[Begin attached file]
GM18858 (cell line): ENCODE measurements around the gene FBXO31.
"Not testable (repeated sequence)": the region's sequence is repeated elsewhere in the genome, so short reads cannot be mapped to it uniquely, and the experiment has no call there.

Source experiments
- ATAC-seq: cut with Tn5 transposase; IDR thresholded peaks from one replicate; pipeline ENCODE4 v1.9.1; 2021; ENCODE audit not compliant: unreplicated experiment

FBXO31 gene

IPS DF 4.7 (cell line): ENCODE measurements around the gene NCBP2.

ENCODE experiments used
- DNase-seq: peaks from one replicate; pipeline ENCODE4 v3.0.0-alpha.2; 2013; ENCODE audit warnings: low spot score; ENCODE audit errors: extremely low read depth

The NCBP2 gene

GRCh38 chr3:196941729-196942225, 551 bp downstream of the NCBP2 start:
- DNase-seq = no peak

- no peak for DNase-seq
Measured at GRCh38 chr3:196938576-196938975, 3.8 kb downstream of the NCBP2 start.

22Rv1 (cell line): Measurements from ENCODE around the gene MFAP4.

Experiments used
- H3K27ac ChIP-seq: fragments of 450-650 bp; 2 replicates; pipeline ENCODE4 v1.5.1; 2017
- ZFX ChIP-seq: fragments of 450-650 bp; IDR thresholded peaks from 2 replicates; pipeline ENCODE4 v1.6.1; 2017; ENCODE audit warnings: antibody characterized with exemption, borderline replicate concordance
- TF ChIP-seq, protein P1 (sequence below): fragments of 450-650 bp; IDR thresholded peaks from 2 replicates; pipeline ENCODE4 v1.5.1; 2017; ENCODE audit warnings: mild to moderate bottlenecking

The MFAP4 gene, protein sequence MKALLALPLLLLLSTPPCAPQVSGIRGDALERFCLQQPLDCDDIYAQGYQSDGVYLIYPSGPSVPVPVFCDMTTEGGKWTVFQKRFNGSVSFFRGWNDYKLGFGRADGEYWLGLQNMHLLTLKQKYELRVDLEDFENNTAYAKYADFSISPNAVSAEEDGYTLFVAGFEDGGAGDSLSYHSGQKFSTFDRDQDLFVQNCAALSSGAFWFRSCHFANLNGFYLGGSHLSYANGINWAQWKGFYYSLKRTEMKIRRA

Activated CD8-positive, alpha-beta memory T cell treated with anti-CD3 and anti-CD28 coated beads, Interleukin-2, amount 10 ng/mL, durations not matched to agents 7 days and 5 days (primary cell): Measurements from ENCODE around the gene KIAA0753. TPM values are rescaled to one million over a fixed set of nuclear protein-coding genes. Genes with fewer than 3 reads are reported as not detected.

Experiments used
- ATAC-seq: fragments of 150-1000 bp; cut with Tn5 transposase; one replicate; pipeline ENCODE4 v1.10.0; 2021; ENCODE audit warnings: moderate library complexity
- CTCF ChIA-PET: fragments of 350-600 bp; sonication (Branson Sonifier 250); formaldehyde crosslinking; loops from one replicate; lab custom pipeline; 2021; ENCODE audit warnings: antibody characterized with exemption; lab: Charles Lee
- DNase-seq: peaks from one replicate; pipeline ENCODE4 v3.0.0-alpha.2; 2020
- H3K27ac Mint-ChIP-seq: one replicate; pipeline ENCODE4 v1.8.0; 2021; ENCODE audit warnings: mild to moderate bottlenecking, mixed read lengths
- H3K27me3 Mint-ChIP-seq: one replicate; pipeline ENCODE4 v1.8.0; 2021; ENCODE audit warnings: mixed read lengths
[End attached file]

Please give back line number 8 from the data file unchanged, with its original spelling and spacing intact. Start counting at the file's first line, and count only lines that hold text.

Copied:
- DNase-seq: peaks from one replicate; pipeline ENCODE4 v3.0.0-alpha.2; 2013; ENCODE audit warnings: low spot score; ENCODE audit errors: extremely low read depth